Knowledge of Networking and Communications – Students will know how data is transmitted and received in a variety of networking and communication protocols, including early efforts to the most current systems. Basic troubleshooting skills aid in design, construction and implementation of networks, including local and wide-area installations. Connectivity issues and throughput speed are well understood. Network security issues are understood for basic operations.

Health Information Technology – If a student pursues a minor with this emphasis or completes the courses currently offered in this field, then a basic knowledge of the fundamentals of electronic health records implementation, as mandated by the federal government, will be enjoyed by the student. Medical office management skills are introduced including proficiency of usage of electronic medical records software that simulates real-world activities of patients and practitioners.

Degree Requirements Open Close

Major/Minor: Computer Information Systems
Degree: Bachelor of Sciences (B.S.)
Dept: Chemistry, Computer and Physical Sciences
School: Arts and Sciences
Major Code: 061

GENERAL EDUCATION (44 semester hours)

Communications (9 hours)
1. English (ENG 1113* and ENG 1213**)
2. Speech Communication (COMM 1233 or 2213)

Social and Behavioral Sciences (12 hours)
1. Political Science (POSC 1513)
2. American History (HIST 1513 or 1523)
3. Social Science (ECON 2113, GEOG 2723, HIST 3513, or SOC 1113)
4. Mental and Physical Health (HPER 1113 or PSY 1113)

Science and Mathematics (14 hours)
1. Biological Sciences (BIOL 1114 or 1404)
2. Physical Sciences (CHEM 1004, 1114, 1315; PHYS 1114, 2015; PSCI 1114, 1214, or 1414)
3. Mathematics (MATH 1303, 1513, 1543, 1613, 2013, 2113, 2143, 2215, or 2283)
4. Computer Proficiency Requirement (BIM 1513 or CIS 1003)

Humanities (9 hours)
1. Humanities, Philosophy, and Lit (ENG 2313, 3893; HUM 2113, 2223, 2313; or PHIL 2113, 2223)
2. Fine Arts (ART 1003, 1103, 2103, 3013, 3083; MUS 1113, 1123, 3133; THTR 1143, 1183, 2183, or 3183)
3. Foreign Language (CHTW 1513; FREN 1113; GERM 1113; SPAN 1113, 1223; ASL 1113; NS 1213)


Core Curriculum (28 semester hours)
CIS 1613 * Computer Information Systems I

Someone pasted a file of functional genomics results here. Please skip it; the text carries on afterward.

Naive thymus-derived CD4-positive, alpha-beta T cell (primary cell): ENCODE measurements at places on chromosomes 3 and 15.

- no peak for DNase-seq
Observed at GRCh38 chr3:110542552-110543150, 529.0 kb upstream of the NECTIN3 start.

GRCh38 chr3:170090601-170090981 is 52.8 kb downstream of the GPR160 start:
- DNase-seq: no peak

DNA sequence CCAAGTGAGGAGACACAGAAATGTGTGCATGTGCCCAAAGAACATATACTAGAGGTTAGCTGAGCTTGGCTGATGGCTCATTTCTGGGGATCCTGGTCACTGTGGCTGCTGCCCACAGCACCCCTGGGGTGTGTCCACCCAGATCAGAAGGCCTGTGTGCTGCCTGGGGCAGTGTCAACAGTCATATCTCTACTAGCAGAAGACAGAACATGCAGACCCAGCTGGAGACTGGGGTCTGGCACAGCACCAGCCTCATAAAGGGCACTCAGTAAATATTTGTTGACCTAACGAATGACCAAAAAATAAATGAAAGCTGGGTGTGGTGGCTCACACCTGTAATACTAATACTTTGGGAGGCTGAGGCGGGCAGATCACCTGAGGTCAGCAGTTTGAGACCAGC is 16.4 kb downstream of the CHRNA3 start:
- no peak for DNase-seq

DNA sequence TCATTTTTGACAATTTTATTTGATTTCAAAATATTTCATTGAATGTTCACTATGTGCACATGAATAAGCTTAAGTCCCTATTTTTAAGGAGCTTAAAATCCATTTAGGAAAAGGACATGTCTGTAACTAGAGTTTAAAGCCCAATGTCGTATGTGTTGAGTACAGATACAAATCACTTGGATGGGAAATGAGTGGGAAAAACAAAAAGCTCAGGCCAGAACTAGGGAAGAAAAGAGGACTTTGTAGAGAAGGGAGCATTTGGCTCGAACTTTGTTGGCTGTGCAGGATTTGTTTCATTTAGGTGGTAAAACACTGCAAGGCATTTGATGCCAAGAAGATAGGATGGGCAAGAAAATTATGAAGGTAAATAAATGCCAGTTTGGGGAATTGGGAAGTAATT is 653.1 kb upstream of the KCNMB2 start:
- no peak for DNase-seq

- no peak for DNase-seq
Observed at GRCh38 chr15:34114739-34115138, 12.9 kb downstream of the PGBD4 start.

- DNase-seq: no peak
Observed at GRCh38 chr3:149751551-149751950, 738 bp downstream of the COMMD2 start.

CIS 1623 ** Computer Information Systems II
CIS 2103 Intermediate Productivity Software
CIS 3103 Advanced Productivity Software
CIS 3123 Intermediate Database Analysis
CIS 3323 Advanced Database Analysis
CIS 3533 Advanced Business Solutions
CIS 4113 Data Communications Technology
CIS 4413 Systems Analysis
CIS 4980 Senior Seminar (one credit hour)
* CS 1613 may be substituted
** CS 1623 may be substituted

Major (12 semester hours)*
CIS semester hours (six upper-division) approved by the department to complete the 40 semester hour major.

*Optional Major/Minor Alternative (30 semester hours)
ACCT 2103 Fundamentals of Financial Accounting
ACCT 2203 Fundamentals of Managerial Accounting
BUS 2633 ^ Business Statistics
ECON 2213 Principles of Microeconomics
ENG 3903^^ Technical and Professional Writing
MKT 3233 Principles of Marketing
MNGT 3113 Management and Organizational Behavior
Nine elective hours (upper-division) approved by the department to complete 58 hour major-minor

^ STAT 2153 may be substituted
^^ENG 4973 (Rhetoric) may be substituted

Specified General Education:
ECON 2113 Principles of Macroeconomics
MATH 1513 College Algebra (or higher level math)

Minor Requirements Open Close

Information Technology Minor (18 Hours)
CIS 1613* Computer Information Systems I
CIS 2103 Intermediate Productivity Software
CIS 4413 Systems Analysis
*CS 1613 may be substituted
Nine elective hours approved by the department, three of which must be upper division.
NOTE: Courses taken for the Major cannot be counted in the Minor.

Health Information Systems Minor (18 Hours)
CIS 3003 Using Computers in the Medical
CIS 3123 Intermediate Database Analysis
CIS 3543 Computer Security
CIS 4103 Computer Ethics
CIS 4613 Health Information Systems
CIS 4623 Electronic Health Records

Why Computer Science Information Systems?